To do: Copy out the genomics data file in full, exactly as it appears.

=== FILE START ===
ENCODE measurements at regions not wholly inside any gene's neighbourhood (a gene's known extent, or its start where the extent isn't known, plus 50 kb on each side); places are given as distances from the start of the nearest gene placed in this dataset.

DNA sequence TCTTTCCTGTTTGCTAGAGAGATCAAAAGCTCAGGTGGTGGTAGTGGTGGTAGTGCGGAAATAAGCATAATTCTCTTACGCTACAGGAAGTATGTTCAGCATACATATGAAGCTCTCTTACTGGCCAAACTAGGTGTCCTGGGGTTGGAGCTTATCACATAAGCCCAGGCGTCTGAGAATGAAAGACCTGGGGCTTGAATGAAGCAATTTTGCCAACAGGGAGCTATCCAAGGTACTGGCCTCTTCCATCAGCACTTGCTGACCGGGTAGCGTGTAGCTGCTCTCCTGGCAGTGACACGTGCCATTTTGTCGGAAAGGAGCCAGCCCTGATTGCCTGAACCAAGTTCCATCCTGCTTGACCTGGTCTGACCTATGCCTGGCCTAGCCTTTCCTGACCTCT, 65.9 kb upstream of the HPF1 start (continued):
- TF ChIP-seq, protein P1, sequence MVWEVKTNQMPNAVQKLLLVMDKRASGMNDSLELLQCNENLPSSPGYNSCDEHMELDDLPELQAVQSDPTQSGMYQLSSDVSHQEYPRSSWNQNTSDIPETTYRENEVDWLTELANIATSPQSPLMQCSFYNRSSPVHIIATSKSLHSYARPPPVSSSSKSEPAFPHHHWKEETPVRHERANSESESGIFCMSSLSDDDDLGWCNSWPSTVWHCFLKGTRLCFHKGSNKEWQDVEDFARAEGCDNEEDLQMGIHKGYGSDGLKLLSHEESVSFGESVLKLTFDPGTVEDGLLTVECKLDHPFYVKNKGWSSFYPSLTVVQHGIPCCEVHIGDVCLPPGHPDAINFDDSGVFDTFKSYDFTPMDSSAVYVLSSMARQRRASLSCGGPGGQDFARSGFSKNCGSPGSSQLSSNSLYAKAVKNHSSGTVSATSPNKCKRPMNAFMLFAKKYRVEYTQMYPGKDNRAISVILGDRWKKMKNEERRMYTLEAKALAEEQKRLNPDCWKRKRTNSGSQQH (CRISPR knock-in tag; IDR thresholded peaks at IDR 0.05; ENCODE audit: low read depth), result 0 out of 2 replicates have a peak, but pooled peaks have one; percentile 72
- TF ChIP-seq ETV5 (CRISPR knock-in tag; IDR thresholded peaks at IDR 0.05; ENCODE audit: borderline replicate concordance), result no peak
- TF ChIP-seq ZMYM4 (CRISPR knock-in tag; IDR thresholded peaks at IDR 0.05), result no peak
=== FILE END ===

ENCODE measurements at regions not wholly inside any gene's neighbourhood (a gene's known extent, or its start where the extent isn't known, plus 50 kb on each side); places are given as distances from the start of the nearest gene placed in this dataset.

DNA sequence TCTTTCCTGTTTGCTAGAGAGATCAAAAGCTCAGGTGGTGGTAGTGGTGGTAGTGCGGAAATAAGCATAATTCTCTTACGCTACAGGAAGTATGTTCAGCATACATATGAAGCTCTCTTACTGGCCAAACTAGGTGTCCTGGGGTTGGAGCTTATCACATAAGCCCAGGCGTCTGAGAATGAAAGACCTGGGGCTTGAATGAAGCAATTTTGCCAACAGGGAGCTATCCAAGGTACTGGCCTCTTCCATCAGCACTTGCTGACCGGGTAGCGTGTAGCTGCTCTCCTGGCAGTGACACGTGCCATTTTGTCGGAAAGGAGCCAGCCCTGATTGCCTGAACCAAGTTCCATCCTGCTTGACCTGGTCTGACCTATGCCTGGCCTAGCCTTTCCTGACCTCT, 65.9 kb upstream of the HPF1 start (continued):
- TF ChIP-seq, protein P1, sequence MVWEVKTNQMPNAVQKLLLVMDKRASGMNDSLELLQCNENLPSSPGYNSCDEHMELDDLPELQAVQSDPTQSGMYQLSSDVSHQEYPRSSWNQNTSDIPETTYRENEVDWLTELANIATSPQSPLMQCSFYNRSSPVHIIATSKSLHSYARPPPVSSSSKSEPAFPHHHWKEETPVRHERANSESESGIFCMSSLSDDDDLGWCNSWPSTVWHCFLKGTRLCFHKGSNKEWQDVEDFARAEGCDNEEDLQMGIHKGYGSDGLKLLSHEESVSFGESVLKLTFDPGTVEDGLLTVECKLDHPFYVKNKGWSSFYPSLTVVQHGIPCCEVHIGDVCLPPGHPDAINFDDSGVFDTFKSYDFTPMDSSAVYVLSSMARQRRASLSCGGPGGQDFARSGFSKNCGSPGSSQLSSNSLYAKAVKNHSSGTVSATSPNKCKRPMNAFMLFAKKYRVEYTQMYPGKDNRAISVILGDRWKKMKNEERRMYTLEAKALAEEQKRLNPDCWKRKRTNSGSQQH (CRISPR knock-in tag; IDR thresholded peaks at IDR 0.05; ENCODE audit: low read depth), result 0 out of 2 replicates have a peak, but pooled peaks have one; percentile 72
- TF ChIP-seq ETV5 (CRISPR knock-in tag; IDR thresholded peaks at IDR 0.05; ENCODE audit: borderline replicate concordance), result no peak
- TF ChIP-seq ZMYM4 (CRISPR knock-in tag; IDR thresholded peaks at IDR 0.05), result no peak